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The Final Accompaniment: Learning to Support a Loved One Through the End of their Earthly Life

April 4, 2022, in Articles > Baha'i Life, by

It is 6am on another sunny August morning in northern California (USA). I am standing beside my mother looking out through the kitchen window at a hummingbird feeding on the sun-warmed nectar in the throats of the crimson trumpet-shaped hibiscus blossoms on the bush outside. Mom has always loved hummingbirds. Perhaps it is the miracle of these tiny, brightly coloured and graceful beings, who, despite having a heart the size of a fingernail, can fly hundreds of kilometres without pausing to rest that mesmerizes her. Hummingbirds can feed on more than a thousand flowers in a single day. Perhaps because of the intensity with which they live, hummingbirds’ lives are incredibly brief. Like the hummingbird, my mother has always given everything of herself that she could possibly give to life. She has always been strong and resilient. She is a rock for my entire family. However in this delicate moment of reflection, my giant-hearted mother is dying. Unbeknownst to us, in this moment, she has less than a month to live, and so much more that she wants to do in this world that it breaks my heart.

The Baha’i Writings speak a lot about accompaniment. In its 2010 Ridvan Message, the Universal House of Justice said that we need to stand shoulder to shoulder with each other, supporting each other through our struggles and partaking in each other’s joys. 1 We dedicate a great deal of energy learning how to accompany each other during our earthly lives. But as my mother approached the day when her soul would end its association with her physical body, I realized that I knew very little about how to best accompany her as she moved towards the end of her life. 

A yoga teacher once told me that the attention with which we end each chapter of our lives is important because how we go about ending the current chapter is simultaneously setting the tone for the new chapter that is just getting started. When a person is dying it is hard to let go of our personal feelings long enough to figure out what our loved one wants and needs. And yet learning to listen and prioritizing their process over our own grief is an essential part of walking beside someone who is dying. Not to say that there shouldn’t be space for our grief. Sharing our feelings often gives them permission to share theirs too. But there will be plenty of time to express our grief once they have moved on to the next phase of their journey.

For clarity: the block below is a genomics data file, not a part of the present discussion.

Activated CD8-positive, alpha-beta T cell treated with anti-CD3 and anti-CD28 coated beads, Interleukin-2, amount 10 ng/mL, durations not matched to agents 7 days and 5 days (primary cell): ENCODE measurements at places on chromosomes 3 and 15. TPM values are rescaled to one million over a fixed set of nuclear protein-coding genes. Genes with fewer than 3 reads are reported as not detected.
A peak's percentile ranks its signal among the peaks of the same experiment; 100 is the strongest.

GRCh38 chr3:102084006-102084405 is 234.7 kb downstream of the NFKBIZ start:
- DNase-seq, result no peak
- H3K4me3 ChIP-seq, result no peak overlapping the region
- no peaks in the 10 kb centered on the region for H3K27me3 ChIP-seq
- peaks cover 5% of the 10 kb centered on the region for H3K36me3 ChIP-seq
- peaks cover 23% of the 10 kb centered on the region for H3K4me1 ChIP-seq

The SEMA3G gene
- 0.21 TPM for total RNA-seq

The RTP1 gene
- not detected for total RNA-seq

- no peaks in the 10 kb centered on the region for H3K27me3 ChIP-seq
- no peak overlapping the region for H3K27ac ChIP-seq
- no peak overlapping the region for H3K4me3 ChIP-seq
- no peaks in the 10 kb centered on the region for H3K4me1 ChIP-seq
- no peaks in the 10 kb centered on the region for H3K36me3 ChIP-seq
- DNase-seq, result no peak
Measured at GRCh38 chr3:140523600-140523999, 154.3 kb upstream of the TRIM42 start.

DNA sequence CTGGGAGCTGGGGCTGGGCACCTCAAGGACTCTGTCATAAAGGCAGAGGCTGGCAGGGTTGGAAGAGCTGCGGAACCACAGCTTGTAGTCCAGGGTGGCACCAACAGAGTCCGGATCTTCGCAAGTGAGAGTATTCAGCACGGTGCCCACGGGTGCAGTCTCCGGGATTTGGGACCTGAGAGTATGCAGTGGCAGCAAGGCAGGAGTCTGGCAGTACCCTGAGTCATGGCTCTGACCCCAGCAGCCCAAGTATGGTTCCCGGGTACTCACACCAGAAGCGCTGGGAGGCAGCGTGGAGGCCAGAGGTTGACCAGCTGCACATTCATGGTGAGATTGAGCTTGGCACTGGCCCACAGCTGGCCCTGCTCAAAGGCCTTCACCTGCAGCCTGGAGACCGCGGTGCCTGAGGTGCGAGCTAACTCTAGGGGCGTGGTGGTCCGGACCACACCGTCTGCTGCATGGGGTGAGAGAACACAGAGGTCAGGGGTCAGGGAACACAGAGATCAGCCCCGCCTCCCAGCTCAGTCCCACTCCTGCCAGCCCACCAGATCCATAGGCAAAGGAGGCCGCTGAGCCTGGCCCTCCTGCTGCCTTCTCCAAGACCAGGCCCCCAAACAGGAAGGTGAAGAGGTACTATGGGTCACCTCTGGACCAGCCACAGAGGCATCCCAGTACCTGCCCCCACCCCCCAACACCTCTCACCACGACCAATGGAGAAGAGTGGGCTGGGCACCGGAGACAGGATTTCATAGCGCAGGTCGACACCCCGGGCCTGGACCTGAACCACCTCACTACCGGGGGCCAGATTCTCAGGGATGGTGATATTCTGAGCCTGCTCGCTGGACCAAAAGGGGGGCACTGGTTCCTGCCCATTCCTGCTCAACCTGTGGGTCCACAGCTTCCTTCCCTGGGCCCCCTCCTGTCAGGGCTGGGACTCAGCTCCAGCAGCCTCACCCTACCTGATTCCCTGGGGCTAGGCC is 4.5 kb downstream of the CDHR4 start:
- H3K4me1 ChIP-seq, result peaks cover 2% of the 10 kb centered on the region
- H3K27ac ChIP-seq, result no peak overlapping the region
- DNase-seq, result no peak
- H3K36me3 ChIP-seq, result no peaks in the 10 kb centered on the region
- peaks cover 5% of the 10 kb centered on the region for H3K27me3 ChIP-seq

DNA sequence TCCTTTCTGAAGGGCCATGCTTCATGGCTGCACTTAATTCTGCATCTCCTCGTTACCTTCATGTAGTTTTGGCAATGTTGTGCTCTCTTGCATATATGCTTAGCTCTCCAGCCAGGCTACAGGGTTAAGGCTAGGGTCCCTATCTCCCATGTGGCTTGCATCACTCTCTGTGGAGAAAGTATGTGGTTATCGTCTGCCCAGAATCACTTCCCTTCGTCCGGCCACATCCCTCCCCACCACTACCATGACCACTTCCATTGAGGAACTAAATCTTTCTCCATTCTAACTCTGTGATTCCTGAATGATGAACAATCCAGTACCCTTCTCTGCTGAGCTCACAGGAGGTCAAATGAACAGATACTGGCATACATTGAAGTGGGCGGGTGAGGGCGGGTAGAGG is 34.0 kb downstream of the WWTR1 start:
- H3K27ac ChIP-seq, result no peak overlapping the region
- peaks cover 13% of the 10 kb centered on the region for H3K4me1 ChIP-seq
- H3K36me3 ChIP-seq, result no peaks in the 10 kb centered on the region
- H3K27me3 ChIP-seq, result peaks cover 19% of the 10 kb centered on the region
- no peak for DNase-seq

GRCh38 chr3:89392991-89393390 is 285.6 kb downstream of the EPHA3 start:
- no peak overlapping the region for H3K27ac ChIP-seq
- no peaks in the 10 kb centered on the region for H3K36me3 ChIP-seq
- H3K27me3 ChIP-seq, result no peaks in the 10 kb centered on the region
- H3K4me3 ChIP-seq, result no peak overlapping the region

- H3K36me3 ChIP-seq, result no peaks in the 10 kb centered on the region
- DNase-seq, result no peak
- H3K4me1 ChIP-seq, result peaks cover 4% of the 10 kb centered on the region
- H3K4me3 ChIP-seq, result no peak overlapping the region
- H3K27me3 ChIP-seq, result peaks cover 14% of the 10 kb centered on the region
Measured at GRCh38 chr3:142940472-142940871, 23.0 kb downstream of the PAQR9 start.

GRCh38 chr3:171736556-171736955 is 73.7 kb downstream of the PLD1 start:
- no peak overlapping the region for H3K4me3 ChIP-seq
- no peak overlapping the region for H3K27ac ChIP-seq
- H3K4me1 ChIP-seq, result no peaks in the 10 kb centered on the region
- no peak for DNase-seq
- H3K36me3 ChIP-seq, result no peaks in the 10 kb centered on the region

There were many lessons I learned during the last few weeks of my mother’s life. Each of us lives through the death of a loved one in our own way and according to our own culture. However there do seem to be certain universal experiences shared by those accompanying someone nearing the end of their life. Below are some nuggets of wisdom that I took away from my own experience. I share them here in the hope that they might prove helpful to others accompanying their loved ones through their end of life journey.

  • Give your loved one space. People told me that I should be talking to my mother and trying to help her process everything. There were moments when this felt appropriate, for sure. But as she got closer to passing she needed more and more rest, and she appeared to be having lots of important conversations with people who I could not see. I could tell these interactions were essential to her internal processing and letting go. I couldn’t always understand her process, but I tried to honour it by giving her the privacy and space she needed.
  • It is their life, and their death. Try not to impose your ideas of what it should look like or how friends or medical professionals tell you it should go. My mother wanted to die at home, and I had hoped for this too. But the last week of her life the pain became unbearable. The hospice team, who were a wonderful support overall, kept trying to convince me to keep her at home to die. But my mom was clear–she wanted to go into the hospital where she hoped they could better manage her pain, and she wanted to die there. So I advocated for this, and anything else she wanted.